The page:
said, seeing that the condition of things is altered since the first Naval Votes were allowed by the House, he would beg to ask the First Lord, Whether he would feel him- self bound by the statement made on Vote 11 of the Navy Estimates, that no expense would be incurred on the Chatham Extension Works beyond that provided in this year's Vote?
Sir, I am much obliged to my hon. Friend for giving me Notice of his Question. In the debate on Vote 11 of the Navy Estimates I gave him a pledge that we would not spend on the Chatham Dockyard Extension Works more than was clearly provided in those Estimates. But the circumstances under which the House has voted us a large credit justify me, I think, in saying that I do not consider myself bound by that pledge; and I hope by about Christmas next to have finished the first basin, two docks, and the approaches from the workshops, and also to have dredged the river so that they may be available for our largest iron-clads.
Navy—Case Of Serjeant Jacob Hill— Question
said, he would beg, in the absence of his hon. Friend (Mr. Pemberton) to ask the Secretary to the Admiralty, Whether he will lay upon the Table of the House a Copy of the Correspondence relating to the trial by Court-Martial of Serjeant Jacob Hill, of the Marine Light Infantry; and whether the opinion of the Law Officers of the Crown has been taken on the legality of the sentence?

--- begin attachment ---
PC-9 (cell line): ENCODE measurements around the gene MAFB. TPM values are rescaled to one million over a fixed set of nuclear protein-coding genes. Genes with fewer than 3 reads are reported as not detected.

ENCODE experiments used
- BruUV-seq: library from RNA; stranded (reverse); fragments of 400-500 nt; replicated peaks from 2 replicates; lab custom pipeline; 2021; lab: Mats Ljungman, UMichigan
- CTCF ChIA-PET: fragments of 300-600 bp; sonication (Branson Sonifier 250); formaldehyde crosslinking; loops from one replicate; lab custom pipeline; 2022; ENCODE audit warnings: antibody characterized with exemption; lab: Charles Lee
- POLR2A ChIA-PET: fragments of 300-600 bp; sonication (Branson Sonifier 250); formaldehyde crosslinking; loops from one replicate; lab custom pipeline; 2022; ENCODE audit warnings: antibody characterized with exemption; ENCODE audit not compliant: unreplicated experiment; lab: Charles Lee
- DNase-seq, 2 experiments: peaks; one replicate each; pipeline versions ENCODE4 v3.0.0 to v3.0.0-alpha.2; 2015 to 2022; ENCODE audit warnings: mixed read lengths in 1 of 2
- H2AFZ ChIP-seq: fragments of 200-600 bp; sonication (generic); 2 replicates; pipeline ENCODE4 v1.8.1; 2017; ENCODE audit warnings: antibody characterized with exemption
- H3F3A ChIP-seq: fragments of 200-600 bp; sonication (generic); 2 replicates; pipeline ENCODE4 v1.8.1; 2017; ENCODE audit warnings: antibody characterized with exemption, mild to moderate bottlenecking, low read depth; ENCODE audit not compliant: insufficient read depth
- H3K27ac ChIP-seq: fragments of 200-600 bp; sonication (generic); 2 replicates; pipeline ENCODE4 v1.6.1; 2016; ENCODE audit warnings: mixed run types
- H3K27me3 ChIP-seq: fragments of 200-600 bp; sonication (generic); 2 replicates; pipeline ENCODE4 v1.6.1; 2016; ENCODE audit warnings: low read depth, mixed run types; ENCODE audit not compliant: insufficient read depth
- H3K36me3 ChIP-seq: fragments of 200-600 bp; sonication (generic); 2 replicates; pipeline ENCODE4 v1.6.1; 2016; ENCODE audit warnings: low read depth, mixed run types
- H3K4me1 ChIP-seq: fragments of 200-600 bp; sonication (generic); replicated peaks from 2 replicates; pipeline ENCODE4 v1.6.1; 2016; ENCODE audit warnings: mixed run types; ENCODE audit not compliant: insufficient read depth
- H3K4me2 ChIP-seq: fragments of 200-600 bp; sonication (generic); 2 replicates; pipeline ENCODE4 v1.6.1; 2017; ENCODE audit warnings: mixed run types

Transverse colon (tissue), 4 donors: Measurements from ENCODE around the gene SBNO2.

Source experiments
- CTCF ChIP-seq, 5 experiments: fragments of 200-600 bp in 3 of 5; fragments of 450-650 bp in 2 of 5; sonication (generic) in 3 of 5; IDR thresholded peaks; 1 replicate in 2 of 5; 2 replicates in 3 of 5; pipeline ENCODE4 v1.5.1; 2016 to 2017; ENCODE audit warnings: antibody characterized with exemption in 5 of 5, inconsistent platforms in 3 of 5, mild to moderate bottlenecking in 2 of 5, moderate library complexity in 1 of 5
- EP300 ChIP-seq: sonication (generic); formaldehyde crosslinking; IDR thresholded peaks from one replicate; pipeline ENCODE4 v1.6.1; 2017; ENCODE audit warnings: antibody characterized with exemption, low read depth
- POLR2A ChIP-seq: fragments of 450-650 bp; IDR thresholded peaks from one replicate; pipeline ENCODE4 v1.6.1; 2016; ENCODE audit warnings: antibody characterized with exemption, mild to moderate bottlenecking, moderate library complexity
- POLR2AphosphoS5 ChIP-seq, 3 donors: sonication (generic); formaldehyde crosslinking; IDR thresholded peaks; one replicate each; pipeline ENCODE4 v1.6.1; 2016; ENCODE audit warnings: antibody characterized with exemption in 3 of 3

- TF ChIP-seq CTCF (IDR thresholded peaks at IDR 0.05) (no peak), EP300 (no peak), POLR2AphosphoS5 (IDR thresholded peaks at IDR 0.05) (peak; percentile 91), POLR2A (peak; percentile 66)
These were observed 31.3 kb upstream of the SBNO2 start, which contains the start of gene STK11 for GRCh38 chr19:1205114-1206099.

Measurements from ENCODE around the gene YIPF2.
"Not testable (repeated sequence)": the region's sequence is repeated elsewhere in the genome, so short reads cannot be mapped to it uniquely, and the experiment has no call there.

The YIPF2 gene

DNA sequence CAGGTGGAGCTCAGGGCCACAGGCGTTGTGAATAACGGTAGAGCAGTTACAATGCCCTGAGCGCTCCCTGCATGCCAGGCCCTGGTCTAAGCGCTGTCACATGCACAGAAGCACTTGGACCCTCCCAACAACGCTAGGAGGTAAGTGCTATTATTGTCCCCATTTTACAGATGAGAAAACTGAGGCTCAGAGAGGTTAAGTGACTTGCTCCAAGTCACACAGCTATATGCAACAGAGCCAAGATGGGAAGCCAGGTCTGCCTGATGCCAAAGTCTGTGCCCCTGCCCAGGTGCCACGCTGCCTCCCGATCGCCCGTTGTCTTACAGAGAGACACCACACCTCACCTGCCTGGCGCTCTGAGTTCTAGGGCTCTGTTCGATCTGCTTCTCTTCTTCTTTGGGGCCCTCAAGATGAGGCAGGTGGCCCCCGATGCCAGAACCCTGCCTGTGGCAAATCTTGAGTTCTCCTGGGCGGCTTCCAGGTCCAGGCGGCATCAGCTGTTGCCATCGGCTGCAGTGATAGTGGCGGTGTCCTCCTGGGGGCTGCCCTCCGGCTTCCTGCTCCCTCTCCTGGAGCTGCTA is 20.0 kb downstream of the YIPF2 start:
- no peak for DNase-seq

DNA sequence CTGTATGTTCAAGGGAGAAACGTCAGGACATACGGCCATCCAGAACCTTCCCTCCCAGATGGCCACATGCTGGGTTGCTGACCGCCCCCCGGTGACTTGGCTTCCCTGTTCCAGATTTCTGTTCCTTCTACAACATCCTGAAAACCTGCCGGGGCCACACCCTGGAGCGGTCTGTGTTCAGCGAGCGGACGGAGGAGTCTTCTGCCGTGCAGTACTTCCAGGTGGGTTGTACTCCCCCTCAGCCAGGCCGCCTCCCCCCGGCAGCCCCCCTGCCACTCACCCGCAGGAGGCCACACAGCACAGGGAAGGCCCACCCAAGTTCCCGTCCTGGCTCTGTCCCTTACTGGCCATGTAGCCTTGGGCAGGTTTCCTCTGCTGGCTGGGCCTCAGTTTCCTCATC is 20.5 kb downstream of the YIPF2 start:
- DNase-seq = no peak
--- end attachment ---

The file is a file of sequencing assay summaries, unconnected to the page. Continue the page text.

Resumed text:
said, in reply, that Serjeant Jacob Hill, of the Marine Light Infantry, was charged, he believed, with procuring or assisting in the desertion of some men from a Regiment of Militia, was found guilty, and punished by reduction to the ranks. After the trial a solicitor wrote to the Admiralty on his behalf, raising some technical objections which the Admiralty were advised had nothing in them. He did not think that was a case in which Parliament would wish to have before it the correspondence on the subject. It would be quite contrary to all precedent; and he must, therefore, respectfully decline to lay the Papers on the Table.
Piloting Belligerent Men-Of-War
I wish, Sir, to ask the right hon. Gentleman the First Lord of the Treasury, Whether representations have been made to Her Majesty's Government by the Prussian Ambassador complaining that English Pilots have been engaged in piloting French Men-of-War?